What is Yom Kippur?
Yom Kippur, also known as the ‘Day of Atonement,’ or the ‘One Day of the Year,’ is part of the Jewish Fall Feasts. Yet, it is not a day of feasting, but one of fasting and repentance. A seeking of atonement in the Courts of Heaven… a feast not of food, but of time spent with the Lord.
“…the tenth day of this seventh month shall be the Day of Atonement. It shall be a holy convocation for you; you shall afflict your souls, and offer an offering made by fire to the Lord. And you shall do no work… for it is the Day of Atonement, to make atonement for you before the Lord your God.”—Leviticus 23:27-28
Yom Kippur falls on the 10th day of Tishrei in the Hebraic calendar, scarcely more than a week after Rosh Hashanah—the Jewish New Year—and acts as a day of reflection, self-denial, and supplication to God. Because of the seriousness of the day and focus on repentance, Yom Kippur is considered the Holiest day of the year.
Symbols of Yom Kippur:
There are three symbols of Yom Kippur that play key roles within the Jewish community, and if we let them, within the believing Gentile community as well.
- White—on Yom Kippur white is often worn to symbolize purification and dying to oneself.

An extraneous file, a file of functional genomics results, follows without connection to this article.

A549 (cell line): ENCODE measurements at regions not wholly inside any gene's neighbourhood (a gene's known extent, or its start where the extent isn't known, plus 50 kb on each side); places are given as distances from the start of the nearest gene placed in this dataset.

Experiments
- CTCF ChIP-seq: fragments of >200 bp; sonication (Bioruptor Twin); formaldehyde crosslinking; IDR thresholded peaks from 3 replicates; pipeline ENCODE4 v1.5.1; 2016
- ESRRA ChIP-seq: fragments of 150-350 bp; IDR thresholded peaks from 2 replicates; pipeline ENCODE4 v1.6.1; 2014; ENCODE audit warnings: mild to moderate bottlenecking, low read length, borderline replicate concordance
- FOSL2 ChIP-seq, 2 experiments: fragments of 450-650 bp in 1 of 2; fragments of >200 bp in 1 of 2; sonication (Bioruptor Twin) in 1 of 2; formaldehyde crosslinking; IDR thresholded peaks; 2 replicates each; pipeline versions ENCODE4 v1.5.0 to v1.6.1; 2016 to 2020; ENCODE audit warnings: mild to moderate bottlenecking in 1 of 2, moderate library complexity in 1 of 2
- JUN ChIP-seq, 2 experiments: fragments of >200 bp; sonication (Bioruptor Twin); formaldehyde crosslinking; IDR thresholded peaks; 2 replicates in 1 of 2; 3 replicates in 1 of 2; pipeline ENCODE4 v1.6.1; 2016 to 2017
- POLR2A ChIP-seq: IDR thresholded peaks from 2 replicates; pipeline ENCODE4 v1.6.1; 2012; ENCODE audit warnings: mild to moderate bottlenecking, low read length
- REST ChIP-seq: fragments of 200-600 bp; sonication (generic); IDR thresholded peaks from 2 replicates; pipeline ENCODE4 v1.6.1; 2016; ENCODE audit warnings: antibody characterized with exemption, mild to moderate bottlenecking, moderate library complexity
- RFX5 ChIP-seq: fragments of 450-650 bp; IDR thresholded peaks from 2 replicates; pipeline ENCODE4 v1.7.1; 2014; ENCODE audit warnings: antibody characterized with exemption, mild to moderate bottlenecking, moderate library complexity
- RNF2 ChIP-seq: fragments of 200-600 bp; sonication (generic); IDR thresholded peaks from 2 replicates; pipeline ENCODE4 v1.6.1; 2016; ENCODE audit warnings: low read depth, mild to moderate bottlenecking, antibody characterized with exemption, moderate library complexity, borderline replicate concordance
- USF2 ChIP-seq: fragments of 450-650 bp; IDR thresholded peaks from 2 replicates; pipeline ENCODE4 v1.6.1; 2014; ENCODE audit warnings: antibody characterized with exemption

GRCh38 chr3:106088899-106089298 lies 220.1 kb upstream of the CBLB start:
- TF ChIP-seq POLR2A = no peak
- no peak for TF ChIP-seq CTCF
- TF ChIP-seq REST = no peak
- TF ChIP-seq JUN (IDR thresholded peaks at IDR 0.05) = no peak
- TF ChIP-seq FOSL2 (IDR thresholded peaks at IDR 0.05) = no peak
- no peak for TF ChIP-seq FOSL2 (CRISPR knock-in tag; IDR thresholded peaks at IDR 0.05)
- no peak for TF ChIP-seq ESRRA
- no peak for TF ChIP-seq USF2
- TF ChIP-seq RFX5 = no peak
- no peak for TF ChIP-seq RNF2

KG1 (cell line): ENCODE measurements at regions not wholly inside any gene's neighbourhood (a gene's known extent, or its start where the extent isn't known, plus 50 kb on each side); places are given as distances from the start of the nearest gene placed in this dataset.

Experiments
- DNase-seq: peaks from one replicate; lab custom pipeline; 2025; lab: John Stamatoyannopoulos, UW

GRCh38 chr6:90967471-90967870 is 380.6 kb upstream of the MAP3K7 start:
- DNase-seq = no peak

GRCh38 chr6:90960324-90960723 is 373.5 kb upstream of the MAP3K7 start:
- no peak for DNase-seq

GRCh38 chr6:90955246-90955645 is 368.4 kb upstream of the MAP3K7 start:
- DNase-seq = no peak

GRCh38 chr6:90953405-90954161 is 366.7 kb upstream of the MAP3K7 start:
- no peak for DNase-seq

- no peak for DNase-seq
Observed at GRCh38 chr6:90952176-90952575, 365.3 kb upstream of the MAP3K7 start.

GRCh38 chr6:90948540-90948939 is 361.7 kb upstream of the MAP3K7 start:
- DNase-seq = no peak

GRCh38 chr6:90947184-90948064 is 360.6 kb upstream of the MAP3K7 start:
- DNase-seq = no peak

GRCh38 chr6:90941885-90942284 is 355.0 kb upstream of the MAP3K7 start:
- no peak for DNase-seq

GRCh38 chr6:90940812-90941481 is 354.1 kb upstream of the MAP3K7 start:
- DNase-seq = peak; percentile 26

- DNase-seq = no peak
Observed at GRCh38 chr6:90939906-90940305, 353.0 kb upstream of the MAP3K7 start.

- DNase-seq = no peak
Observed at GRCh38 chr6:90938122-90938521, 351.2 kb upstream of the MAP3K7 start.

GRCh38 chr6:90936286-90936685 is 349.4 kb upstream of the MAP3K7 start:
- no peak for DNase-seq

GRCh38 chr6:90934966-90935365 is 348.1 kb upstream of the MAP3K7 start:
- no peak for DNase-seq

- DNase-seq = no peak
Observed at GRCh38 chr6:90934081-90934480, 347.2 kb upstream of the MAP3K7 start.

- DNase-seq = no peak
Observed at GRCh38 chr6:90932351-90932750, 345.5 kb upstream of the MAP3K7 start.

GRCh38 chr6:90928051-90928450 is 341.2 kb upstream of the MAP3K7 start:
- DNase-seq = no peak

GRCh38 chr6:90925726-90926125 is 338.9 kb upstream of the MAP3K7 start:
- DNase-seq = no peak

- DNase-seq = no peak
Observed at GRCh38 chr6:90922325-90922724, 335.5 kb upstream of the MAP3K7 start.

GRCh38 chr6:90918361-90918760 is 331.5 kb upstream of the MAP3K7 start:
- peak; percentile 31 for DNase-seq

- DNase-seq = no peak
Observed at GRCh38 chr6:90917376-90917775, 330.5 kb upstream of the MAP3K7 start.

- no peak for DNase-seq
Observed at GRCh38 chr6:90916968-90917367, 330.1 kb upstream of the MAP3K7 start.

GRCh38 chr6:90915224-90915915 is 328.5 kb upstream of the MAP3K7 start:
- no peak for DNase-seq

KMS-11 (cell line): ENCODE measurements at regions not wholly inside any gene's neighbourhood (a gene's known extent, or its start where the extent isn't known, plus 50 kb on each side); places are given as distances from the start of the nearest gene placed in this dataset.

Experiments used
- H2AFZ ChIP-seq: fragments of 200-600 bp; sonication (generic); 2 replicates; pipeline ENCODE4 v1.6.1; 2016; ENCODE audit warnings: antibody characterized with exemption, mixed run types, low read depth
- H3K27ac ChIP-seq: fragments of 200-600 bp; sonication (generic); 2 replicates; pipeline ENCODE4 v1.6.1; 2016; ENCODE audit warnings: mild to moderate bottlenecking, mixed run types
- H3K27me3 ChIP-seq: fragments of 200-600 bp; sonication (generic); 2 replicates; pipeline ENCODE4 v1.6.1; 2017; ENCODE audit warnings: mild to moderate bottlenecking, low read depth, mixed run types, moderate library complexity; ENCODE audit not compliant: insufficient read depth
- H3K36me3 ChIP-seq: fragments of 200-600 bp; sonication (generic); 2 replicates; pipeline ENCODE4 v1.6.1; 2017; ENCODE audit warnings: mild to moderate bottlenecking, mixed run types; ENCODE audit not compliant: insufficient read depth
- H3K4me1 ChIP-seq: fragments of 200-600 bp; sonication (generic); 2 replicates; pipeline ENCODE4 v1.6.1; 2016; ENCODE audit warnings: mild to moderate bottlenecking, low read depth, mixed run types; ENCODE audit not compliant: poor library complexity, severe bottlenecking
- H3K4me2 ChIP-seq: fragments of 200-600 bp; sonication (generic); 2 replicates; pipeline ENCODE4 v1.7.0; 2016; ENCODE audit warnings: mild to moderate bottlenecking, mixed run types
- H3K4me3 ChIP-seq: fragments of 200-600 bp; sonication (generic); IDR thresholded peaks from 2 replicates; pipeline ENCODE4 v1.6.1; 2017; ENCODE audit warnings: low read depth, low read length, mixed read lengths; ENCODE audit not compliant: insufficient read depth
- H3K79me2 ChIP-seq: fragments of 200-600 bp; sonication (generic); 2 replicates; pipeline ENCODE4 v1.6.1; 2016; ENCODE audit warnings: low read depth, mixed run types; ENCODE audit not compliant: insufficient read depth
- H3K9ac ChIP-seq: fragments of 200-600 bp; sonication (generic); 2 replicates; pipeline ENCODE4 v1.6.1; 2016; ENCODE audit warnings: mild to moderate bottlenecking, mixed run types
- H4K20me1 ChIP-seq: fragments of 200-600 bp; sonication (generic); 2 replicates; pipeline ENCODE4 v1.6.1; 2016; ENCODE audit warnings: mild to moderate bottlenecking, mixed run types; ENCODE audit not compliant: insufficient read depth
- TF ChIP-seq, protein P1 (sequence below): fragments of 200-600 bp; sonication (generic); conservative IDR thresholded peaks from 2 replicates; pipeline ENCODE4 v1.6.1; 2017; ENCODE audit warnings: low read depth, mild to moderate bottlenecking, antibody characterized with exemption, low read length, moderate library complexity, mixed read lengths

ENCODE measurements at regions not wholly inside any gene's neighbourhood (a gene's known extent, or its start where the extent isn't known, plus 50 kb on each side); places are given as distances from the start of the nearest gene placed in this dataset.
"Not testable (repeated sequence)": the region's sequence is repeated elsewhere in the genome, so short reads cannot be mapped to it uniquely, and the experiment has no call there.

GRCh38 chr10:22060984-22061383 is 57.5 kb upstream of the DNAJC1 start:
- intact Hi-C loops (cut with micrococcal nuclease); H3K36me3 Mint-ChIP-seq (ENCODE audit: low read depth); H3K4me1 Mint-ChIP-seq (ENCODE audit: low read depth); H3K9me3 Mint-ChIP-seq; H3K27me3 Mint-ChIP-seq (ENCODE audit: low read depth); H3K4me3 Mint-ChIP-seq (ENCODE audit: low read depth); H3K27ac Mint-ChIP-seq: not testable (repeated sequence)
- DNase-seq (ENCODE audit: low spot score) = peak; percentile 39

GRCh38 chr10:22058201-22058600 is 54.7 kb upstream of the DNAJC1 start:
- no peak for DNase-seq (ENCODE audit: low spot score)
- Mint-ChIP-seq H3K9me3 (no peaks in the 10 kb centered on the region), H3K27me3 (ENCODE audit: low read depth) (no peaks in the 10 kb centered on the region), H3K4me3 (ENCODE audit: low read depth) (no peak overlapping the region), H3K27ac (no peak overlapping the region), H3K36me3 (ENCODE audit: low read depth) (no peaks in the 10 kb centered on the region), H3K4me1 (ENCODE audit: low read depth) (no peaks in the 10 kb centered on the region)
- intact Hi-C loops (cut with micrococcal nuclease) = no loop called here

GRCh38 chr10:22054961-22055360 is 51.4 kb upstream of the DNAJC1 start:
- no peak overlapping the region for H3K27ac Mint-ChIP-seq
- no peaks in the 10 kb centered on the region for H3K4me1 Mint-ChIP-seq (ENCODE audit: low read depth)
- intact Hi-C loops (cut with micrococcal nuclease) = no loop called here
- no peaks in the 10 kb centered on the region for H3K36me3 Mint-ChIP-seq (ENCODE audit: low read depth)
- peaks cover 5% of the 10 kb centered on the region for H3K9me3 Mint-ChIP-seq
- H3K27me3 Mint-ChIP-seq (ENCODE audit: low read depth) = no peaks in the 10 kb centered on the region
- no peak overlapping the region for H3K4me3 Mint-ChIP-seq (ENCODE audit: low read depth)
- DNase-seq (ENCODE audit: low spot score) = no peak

- Shofar—the shofar/rams horn is a common symbol. One reason being that the end of Yom Kippur is announced by one long shofar blast, while another is because of the innocence of the animal which gave its life for the sound.
- Torah—the Word of God. Throughout the day portions of the Torah are read, and during the last service of Yom Kippur, the Torah is set on display in the synagogue.
Yet, we can go deeper still…
White is commonly worn on Yom Kippur and one of the main reasons is found in Isaiah 1:18.
“‘Come now, and let us reason together,’ says the Lord, ‘Though your sins are like scarlet, they shall be as white as snow; though they are red like crimson, they shall be as wool.’”—Isaiah 1:18
Since the focus of Yom Kippur is on seeking the forgiveness of sin, finding atonement, redemption, and alignment, the desire for the changing of scarlet sins to white is shown by many though the wearing of white garments. Some even going so far as to wear the Kittel, a white robe used for burying the dead, allowing them to demonstrate their wish to bury their flesh filled desires and behaviors. So, while you and I are unlikely to wear grave clothes as a physical display, we can hopefully understand the desire to die to our flesh.